A Professor in KSA made yogurt from 100% pure camel milk – Here is the whole story


Camel’s milk (CaM) has a similar composition to that of bovine milk and sequence homology between milk proteins for both kinds of milk is in the range of 60–90%. The relative composition, distribution, and molecular profile of milk constituents are different. In fact, β-lactoglobulin (potential allergen for infants), whey proteins, is absent in CaM. Due to its higher amounts of Beta-casein (β-CN), CAM is similar to human milk and also has better digestibility and lower infants’ allergic incidence, compared to bovine milk. In fact, β-CN is more degradable by peptic enzymes than α-CN https://www.sciencedirect.com/science/article/abs/pii/S0308814620318562

Yogurt made from the 100% camel milk
A thick yogurt from the camel milk.

It is well documented that CaM is technically more difficult to process into fermented products (such as yogurt) than its counterparts from other livestock. In this regard, appreciable research works have been dealt with many trials in making yogurt from CaM. The manufacturing of yogurt from CaM, however, ended in a texture problem where the final product was not a typical yogurt texture and had an unpleasant taste. Furthermore, the product’s viscosity did not change during the gelling process compared to the milk of other dairy species. In other words, the final product is described at best as a drinking yogurt. In fact, such technical difficulties clearly explain the lack of industrial production of CaM yogurt at the present time. https://www.mdpi.com/2076-2615/11/4/1045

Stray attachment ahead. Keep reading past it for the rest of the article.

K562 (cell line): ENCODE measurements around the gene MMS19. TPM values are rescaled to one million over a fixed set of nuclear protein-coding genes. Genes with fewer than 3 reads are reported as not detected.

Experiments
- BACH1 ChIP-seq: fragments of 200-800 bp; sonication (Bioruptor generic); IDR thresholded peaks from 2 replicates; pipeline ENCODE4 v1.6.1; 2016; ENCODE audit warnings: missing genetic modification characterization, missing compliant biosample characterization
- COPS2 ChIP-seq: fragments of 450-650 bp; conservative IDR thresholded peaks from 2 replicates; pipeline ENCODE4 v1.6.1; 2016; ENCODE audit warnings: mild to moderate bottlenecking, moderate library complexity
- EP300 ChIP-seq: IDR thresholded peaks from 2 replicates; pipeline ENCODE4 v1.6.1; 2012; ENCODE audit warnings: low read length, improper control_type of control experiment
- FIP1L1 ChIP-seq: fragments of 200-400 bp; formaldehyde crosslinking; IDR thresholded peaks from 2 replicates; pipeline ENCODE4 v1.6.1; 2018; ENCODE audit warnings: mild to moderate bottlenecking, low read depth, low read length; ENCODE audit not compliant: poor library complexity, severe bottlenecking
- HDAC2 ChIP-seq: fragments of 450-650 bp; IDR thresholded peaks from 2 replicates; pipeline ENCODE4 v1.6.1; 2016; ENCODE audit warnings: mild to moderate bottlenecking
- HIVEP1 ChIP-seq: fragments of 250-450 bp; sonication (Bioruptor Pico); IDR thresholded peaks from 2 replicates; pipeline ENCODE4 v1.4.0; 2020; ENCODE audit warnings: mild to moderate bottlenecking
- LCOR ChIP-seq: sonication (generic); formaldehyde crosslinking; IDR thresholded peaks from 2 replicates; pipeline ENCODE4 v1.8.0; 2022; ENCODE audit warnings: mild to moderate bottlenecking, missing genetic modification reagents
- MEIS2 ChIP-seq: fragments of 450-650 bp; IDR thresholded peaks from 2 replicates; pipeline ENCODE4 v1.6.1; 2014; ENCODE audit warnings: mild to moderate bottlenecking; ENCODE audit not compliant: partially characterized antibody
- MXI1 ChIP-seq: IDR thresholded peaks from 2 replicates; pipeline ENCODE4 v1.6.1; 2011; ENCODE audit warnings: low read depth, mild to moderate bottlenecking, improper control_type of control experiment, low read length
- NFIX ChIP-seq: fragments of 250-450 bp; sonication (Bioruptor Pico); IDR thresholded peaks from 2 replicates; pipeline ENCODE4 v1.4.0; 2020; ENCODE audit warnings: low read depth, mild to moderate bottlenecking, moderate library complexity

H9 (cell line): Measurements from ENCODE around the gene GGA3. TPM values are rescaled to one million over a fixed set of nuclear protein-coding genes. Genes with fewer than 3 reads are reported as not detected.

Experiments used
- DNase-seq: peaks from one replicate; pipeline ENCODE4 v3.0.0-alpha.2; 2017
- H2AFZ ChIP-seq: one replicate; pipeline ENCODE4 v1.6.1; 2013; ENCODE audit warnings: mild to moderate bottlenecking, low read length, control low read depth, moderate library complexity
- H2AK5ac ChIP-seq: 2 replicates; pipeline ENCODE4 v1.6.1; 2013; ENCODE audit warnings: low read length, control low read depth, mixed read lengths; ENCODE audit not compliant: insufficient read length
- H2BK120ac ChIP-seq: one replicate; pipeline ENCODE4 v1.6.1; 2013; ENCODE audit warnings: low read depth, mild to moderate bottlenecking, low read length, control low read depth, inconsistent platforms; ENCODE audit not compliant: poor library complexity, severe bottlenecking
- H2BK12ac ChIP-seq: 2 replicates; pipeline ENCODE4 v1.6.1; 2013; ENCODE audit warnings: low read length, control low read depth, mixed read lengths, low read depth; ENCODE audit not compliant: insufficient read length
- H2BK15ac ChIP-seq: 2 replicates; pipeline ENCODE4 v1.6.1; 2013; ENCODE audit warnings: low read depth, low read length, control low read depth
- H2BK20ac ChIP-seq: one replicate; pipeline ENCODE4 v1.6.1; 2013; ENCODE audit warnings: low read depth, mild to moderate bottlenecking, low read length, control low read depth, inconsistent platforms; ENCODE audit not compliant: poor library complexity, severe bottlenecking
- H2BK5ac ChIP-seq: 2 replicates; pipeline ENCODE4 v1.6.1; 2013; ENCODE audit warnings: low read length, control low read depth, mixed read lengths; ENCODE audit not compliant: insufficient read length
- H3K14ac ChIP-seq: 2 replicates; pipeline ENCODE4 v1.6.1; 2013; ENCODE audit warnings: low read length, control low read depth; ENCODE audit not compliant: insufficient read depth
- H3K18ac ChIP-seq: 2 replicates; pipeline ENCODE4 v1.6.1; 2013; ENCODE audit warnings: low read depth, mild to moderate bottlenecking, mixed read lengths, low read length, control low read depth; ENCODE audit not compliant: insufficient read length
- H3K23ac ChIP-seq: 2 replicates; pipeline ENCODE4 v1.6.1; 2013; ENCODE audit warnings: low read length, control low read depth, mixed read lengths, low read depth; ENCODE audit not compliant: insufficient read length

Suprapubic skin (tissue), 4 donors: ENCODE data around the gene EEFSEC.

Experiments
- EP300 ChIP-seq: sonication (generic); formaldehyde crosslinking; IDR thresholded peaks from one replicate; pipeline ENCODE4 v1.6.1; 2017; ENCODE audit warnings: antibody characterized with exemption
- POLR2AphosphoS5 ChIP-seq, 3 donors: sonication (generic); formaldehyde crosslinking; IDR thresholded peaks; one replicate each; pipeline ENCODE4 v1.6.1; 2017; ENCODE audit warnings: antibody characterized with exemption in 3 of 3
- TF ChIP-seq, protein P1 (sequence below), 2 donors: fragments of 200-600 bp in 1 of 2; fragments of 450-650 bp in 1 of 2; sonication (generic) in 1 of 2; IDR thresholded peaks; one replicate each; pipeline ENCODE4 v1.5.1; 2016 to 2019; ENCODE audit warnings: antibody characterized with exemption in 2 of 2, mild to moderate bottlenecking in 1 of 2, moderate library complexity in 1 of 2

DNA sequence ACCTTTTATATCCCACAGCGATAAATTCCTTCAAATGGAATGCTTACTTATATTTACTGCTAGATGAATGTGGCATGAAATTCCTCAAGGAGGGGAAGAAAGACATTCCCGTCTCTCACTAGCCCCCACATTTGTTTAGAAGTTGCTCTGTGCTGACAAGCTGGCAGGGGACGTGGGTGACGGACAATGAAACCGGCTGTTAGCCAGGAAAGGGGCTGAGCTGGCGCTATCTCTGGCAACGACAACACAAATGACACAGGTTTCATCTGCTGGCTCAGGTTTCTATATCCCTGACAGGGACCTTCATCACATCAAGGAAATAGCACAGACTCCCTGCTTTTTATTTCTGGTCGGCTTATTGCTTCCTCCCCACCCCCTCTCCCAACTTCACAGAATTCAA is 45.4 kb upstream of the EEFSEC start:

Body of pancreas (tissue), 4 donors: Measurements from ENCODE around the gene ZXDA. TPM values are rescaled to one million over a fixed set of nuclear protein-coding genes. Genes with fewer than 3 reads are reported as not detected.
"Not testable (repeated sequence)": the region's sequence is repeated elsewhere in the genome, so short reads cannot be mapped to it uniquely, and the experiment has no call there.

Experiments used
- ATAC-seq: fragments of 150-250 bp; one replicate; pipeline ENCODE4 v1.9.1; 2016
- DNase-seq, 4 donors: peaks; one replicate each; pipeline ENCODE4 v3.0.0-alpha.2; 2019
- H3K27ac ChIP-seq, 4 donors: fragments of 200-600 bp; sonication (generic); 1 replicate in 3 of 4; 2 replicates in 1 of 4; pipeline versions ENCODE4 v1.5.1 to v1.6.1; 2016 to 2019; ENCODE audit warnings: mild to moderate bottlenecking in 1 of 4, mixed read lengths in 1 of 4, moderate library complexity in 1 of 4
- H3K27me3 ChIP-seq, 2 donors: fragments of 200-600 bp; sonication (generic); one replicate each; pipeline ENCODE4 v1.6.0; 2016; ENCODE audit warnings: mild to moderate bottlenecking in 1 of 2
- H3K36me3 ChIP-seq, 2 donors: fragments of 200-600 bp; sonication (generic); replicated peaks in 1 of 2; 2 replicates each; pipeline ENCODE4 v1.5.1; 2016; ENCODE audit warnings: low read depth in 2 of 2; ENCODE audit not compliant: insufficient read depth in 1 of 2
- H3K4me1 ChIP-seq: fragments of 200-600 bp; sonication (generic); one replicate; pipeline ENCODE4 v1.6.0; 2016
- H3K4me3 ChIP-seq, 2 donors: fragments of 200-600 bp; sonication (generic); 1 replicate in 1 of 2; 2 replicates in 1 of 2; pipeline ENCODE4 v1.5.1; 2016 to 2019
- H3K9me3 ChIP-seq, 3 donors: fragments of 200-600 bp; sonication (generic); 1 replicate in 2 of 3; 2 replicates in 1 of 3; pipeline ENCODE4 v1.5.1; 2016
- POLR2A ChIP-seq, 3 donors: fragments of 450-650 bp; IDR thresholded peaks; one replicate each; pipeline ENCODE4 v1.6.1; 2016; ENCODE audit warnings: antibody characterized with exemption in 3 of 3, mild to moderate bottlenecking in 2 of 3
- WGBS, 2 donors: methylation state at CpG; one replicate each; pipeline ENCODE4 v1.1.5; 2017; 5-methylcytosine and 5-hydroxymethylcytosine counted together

Recently, yogurt could not be made from CaM unless the dromedary milk samples were fortified with combinations of cow’s milk constituents (micellar casein, whey protein, and sodium caseinate) in the presence of microbial transglutaminase. Others added commercial chymosin along with gelatin, starch, and skim milk powder. However, the final product deviated from standards of identity for yogurt traditionally made by acidification (no cheese coagulant) by selected lactic acid bacterial starters.  Instead, the resulted CaM fermented product could be best described as a yogurt-like one. https://link-springer-com.sdl.idm.oclc.org/article/10.1007/s40003-020-00535-7

It is noteworthy to mention that our developed CaM yogurt could be manufactured, at the industrial scale, as that from cow’s milk will not add up extra costs in its production. CaM yogurt was made from 100% CaM (pasteurized) with no need for fortification with caseins, skim milk powder, whey proteins, or treatment with commercial enzymes (chymosin/ transglutaminase) or gelatin.

Most important, the developed CaM yogurt meets the standard of identity outlined by the Codex Alimentarius of the FAO/WHO for yogurt. It is also an added-value product from CaM with more nutritious and functional values. The CaM yogurt, developed in our laboratory, could be considered a safer alternative for those allergic to cow’s milk. It is typical yogurt made from CaM which is spoonable (see photo below) with longer shelf life without added preservatives. If you are interested in the industrial production and marketing of CAM yogurt, please contact me at the below e-mail address.